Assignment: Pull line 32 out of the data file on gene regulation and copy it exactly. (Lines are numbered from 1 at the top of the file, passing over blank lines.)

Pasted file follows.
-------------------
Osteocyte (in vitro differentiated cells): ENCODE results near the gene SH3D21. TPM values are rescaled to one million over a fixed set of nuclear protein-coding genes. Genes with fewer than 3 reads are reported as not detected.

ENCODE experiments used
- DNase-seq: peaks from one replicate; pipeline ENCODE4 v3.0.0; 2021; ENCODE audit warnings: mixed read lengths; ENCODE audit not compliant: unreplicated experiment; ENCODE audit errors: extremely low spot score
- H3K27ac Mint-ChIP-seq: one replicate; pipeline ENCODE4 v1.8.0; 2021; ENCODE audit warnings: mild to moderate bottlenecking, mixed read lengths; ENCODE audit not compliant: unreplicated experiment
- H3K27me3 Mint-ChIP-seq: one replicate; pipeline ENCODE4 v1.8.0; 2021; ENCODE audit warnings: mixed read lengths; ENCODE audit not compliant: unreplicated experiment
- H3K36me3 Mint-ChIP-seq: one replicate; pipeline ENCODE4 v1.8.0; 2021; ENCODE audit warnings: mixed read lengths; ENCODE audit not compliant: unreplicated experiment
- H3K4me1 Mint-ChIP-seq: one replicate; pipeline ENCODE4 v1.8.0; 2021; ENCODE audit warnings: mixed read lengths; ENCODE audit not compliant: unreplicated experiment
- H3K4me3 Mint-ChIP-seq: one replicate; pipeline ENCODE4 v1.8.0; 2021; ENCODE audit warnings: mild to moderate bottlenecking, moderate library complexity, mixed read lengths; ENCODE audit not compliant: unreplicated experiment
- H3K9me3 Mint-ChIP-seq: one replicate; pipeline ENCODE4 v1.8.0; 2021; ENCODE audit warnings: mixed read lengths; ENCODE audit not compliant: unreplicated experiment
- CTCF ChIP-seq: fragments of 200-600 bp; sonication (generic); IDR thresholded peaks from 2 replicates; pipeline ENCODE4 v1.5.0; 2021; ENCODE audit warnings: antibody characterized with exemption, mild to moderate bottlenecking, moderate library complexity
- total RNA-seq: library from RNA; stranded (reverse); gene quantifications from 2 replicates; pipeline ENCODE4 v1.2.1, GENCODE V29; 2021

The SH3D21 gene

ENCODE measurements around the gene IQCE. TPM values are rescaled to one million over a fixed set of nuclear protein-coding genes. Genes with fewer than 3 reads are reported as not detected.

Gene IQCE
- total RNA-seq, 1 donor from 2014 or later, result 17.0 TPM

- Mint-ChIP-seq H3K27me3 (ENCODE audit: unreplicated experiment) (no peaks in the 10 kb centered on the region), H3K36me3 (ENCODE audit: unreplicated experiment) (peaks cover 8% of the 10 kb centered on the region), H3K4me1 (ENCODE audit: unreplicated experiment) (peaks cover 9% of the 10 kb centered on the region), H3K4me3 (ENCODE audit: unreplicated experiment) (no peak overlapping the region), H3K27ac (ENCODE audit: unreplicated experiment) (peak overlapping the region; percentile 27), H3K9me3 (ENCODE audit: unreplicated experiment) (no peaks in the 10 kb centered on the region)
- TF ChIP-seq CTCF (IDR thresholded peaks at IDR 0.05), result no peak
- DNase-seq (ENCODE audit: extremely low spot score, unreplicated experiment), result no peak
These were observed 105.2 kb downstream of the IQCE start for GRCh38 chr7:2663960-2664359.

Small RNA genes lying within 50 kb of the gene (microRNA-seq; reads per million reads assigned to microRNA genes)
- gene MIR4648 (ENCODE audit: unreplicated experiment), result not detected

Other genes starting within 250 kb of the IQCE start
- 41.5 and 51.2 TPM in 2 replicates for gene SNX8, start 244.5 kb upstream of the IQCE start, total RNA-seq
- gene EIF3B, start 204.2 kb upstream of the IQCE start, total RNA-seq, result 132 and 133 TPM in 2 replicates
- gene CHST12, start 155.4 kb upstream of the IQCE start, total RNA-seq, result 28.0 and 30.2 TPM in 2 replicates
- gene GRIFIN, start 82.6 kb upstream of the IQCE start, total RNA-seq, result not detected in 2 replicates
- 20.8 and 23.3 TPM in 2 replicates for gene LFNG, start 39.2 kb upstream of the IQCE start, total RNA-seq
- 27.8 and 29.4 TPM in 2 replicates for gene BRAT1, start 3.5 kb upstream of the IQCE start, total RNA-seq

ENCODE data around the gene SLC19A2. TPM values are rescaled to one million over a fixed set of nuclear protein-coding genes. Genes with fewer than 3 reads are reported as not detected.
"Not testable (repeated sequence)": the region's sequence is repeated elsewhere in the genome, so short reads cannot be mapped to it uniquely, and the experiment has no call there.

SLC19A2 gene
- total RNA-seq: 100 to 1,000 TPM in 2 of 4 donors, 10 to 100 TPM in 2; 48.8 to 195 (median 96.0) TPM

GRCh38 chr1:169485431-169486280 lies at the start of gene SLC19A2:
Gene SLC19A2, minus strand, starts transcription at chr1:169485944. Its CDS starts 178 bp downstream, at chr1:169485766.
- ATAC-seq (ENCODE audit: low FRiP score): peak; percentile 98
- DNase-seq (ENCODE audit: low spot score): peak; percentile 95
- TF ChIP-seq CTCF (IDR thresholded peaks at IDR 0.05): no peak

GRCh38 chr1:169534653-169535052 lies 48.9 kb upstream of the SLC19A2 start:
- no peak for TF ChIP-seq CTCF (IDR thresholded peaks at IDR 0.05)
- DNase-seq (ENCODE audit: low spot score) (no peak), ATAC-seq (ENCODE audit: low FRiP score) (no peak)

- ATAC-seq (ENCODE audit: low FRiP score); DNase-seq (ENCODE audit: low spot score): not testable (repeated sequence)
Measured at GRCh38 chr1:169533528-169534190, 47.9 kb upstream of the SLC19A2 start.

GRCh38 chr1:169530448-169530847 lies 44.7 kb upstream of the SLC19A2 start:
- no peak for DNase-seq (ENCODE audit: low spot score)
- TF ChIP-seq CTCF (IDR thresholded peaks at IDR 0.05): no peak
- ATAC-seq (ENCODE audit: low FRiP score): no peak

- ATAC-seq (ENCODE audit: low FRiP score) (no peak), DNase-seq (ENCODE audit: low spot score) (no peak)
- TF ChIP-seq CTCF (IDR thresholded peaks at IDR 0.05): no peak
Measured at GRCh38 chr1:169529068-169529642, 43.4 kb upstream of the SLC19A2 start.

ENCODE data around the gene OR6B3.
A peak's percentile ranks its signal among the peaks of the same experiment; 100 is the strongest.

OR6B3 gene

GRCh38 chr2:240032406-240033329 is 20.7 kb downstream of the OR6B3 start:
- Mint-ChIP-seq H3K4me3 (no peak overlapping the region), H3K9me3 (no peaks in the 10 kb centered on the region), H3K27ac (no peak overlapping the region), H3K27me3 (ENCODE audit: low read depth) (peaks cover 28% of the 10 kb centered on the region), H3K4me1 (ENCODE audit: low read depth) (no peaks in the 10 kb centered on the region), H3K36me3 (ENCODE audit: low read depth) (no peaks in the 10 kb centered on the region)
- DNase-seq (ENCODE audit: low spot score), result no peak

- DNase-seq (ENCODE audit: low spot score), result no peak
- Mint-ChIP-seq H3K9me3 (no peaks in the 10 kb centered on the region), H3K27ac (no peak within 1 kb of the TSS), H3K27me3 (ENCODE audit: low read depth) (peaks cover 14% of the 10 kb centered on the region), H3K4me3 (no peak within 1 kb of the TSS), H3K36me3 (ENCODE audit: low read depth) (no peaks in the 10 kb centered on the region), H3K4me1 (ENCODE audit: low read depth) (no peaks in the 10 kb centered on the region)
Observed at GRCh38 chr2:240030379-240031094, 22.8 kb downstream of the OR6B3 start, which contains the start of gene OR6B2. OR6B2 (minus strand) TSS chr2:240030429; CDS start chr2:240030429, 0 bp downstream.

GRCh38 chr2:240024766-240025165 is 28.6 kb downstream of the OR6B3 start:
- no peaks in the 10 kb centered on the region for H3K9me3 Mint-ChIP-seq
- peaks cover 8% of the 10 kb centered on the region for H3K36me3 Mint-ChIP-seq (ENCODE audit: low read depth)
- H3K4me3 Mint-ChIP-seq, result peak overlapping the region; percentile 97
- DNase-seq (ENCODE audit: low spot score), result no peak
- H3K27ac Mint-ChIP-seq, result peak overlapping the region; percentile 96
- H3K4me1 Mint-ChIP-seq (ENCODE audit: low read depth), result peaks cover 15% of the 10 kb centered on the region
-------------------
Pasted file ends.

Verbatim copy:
- total RNA-seq: 100 to 1,000 TPM in 2 of 4 donors, 10 to 100 TPM in 2; 48.8 to 195 (median 96.0) TPM